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B&N Retaliates After Kindle Gets 4-Month Exclusive On DC Graphic Novels

Kindle Fire owners (and anybody with a Kindle reading app) will be able to read bestselling graphic novels like Watchmen, Batman and V for Vendetta on their new devices, under the terms of a four-month exclusive deal DC Entertainment made with Amazon (NSDQ: AMZN) last week. NookColor owners are left out–and Barnes & Noble (NYSE: BKS) is getting even by yanking those titles from its shelves.

On September 29, DC Entertainment announced that it would release 100 of its graphic novels (with more to follow) in digital form for the first time exclusively on the Kindle Fire. While it wasn’t clear from the press release, the LA Times reports that Amazon only has exclusive rights to the titles for four months, starting on the Kindle Fire’s release date on November 15. Also, Amazon will make the titles available on Kindle apps for all devices, not just on the Kindle Fire.

Comic book industry blog Bleeding Cool reports today that Barnes & Noble e-mailed all of its employees yesterday and told them to remove all print copies of the books included in that exclusive from their shelves. “You will still be able to order the books on the website, but in bookstores you won’t even be able to special order a copy–unless you request it delivered to your home,” the site says. “Copies will not be allowed to enter Barnes & Noble premises.”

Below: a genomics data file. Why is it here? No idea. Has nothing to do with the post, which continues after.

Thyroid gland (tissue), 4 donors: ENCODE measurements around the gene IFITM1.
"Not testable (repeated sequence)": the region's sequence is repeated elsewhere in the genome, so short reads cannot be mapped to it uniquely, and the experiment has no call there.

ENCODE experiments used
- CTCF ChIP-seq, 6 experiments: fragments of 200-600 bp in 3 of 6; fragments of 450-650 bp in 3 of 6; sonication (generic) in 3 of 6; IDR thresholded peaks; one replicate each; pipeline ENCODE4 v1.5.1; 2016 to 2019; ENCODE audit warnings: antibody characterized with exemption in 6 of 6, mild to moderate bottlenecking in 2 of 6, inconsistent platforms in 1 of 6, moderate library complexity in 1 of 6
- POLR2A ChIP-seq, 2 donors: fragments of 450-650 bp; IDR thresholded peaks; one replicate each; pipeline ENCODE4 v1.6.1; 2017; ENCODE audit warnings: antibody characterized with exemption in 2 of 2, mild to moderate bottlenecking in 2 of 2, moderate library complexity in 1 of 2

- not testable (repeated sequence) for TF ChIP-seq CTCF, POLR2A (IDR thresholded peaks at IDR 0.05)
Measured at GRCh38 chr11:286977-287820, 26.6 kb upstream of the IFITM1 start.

“We will not stock physical books in our stores if we are not offered the available digital format,” Barnes & Noble chief merchandising officer Jaime Carey said in a statement. “To sell and promote the physical book in our store showrooms and not have the e-book available for sale would undermine our promise to Barnes & Noble customers to make available any book, anywhere, anytime.” As mentioned by Bleeding Cool, customers can special-order the books and buy them online. When the four months and Amazon’s exclusive are up, Barnes & Noble will presumably carry the print titles again.

I went to my local Barnes & Noble this afternoon and found a DC comics shelf with big chunks of books missing. Mark Sample tweeted a picture of a Barnes & Noble employee removing DC titles from the shelves.

DC gave us its official statement:

Through this partnership with Amazon, DC Entertainment graphic novels will be downloadable on the new Kindle Fire, as well as other mobile and online devices – such as the iPad – through a Kindle app. DC Entertainment is excited by this business initiative with Amazon and expects fans to be amazed by the robust, intuitive comics reader experience Amazon has created for the Kindle Fire which showcases with extraordinary brilliance and clarity the incredible artwork and graphics DC Entertainment is known for.

Upon hearing news of the our digital distribution plans with Amazon, Barnes & Noble book stores notified DC Entertainment that they will be pulling the physical books of these graphic novels off all their store shelves.

We are disappointed that Barnes & Noble has made the decision to remove these books off their shelves and make them unavailable to their customers.